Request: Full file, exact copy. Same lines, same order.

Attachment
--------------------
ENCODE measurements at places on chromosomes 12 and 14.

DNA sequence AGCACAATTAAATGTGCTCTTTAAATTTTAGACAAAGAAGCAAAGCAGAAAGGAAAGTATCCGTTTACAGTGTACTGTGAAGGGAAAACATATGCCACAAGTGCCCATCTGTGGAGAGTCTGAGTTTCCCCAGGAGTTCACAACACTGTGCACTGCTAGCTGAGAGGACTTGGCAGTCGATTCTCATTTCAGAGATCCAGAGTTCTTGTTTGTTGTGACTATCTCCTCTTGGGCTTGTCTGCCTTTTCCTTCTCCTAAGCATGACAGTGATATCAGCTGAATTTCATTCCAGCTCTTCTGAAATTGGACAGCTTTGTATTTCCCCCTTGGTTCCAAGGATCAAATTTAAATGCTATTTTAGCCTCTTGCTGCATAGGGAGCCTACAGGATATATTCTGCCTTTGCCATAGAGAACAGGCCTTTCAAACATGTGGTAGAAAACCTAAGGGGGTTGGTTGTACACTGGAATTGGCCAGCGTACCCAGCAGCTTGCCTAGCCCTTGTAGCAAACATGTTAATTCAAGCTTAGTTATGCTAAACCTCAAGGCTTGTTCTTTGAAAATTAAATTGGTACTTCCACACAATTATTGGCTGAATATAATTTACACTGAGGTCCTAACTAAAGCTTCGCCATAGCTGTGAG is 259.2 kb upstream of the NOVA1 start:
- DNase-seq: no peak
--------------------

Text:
ENCODE measurements at places on chromosomes 12 and 14.

DNA sequence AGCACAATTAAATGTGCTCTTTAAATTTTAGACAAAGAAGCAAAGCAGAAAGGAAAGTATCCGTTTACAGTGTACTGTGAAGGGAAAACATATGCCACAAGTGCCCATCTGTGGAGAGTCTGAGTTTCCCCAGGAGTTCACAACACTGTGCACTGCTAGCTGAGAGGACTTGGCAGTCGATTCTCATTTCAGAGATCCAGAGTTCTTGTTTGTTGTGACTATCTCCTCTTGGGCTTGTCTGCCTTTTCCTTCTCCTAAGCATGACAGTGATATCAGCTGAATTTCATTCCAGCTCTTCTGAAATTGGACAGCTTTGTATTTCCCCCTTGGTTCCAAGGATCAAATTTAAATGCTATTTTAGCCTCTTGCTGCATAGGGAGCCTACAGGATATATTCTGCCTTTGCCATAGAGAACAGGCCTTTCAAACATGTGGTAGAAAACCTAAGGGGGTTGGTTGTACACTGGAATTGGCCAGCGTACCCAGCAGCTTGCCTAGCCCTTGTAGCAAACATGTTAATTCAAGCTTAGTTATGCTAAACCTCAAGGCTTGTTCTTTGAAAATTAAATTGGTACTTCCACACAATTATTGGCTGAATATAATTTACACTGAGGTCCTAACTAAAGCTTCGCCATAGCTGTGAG is 259.2 kb upstream of the NOVA1 start:
- DNase-seq: no peak